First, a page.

The renovation cost $3 million; however, some other items are included in that pricetag that were not part of the actual construction such as the renovation of the Memorial Park restroom, park planning surrounding the playground investment and placement and site improvements.

There were also some other city hall-related projects in addition to the $3 million costs considered part of the overall project, furniture and audio visual capabilities for instance. Also, a fiber optics line was installed from the police department where it ended on state Route 82 to State and down to the city hall to correct the Internet issues plaguing the old system and enable the phones to be upgraded too. The cost of the fiber optics was $94,000, and the phone upgrade was $50,000 but will save $38,000 per year, paying for that project in five years or less. Wi-Fi hot spots planned for Memorial Park, the City Green and Heasley Field will cost $13,000.

Ward 3 Councilman Dan Langshaw said city hall is the people’s house therefore it should be easily accessible to all.

“The old city hall was not the most accessible with ADA. The new city hall is now one of the most accessible buildings in the city because it is all on one floor and has no stairs,” he said.

Kasaris agrees.

“It’s not 1964 anymore. The prior city hall became antiquated, was not really handicap-accessible, leaked water, was moldy, was musty and needed over $1 million in repairs to correct its deficiencies and it was still too small to house the government offices,” he said. “Its time had come, the time to move on. (Former Mayor) Cathy Luks planned for an $11 million city hall in the town center. We have a new city hall at a much better price.”

The next chapter

The city is researching grant funding availability in an effort to refurbish the old city hall.

“We are exploring if there are any grant options available,” Jordan said. “It is quite limited because they don’t want to give money for a city hall, but this is not a city hall.”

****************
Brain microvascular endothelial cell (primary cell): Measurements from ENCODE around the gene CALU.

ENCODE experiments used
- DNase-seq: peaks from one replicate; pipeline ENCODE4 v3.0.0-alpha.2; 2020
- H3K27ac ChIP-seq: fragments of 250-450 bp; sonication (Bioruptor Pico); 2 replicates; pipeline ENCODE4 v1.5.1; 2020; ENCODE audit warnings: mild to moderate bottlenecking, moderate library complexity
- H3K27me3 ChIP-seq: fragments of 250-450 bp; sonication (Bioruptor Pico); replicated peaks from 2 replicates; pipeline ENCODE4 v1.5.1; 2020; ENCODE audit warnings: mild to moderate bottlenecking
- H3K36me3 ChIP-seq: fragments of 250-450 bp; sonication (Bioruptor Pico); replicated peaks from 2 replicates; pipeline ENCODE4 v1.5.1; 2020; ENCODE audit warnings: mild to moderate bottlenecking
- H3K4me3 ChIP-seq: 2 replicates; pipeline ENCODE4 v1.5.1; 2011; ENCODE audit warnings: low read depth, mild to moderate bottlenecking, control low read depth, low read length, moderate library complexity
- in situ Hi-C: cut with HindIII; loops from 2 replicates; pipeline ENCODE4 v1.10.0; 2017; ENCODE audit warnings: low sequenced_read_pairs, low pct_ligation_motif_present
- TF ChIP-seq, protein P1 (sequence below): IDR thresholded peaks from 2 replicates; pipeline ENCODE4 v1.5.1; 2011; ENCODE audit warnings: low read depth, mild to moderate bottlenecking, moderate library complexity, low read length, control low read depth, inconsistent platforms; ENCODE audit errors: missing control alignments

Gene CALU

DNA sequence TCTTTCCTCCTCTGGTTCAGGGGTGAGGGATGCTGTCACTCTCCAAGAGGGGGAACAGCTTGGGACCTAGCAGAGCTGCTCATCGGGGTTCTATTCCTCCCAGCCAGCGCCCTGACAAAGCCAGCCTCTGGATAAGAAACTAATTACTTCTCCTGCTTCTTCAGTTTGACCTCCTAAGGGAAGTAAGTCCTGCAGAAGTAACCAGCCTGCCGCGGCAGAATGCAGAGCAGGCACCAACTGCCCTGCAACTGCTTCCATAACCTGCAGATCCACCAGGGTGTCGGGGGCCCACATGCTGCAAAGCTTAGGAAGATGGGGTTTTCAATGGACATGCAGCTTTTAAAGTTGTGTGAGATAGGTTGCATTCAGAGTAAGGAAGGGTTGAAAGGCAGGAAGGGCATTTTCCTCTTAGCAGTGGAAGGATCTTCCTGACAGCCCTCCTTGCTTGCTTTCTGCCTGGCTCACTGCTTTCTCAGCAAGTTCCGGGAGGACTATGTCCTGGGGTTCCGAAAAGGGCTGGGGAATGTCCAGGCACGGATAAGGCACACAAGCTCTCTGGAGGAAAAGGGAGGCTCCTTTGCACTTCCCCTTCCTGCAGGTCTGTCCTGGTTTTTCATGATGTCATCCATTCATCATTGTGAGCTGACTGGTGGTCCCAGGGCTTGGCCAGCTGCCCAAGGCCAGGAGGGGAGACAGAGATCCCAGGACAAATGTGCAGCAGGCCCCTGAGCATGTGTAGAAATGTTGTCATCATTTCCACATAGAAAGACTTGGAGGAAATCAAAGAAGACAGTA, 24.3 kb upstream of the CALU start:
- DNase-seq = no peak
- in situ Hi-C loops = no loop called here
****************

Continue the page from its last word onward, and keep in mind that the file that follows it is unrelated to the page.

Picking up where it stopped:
He said there is money available for park-related projects or meetings spaces for parks.

“But to redevelop it into some other purpose, we have to agree on that purpose,” Jordan said.

So just what should become of it?

“The city master plan called for increased green space and to look at ways to improve the city’s overall character. If we can’t get a grant to preserve parts of the old city hall, I’d like to see more green space so that more fun events could be held on the city green from an outdoor family movie night or a nice concert. That way we still keep a little city history but also look toward the future too,” Langshaw said.

Antoskiewicz said, as always, everything must be put on the table and discussed with resident input.

“If it means a grant would be best to restore and maintain it and it becomes a viable part of the center of town, then that’s the way we move. If we find out that’s not the best way do things, then we open to other options – do we try to have concerts or if we can’t maintain it, do we knock it down and put a pavilion for outdoor events? We will put everything on the table and look at all the numbers and possibilities and move from there,” he said.

Kasaris said it’s a question that will need to be answered sometime soon. His hope is that grant money can be found to preserve North Royalton’s historical center.

“I support removing the additions and restoring city hall to the way it was when it was constructed using grant money and not resident tax dollars,” he said. “That’s discussion we have to have, what should be done with the old city hall?”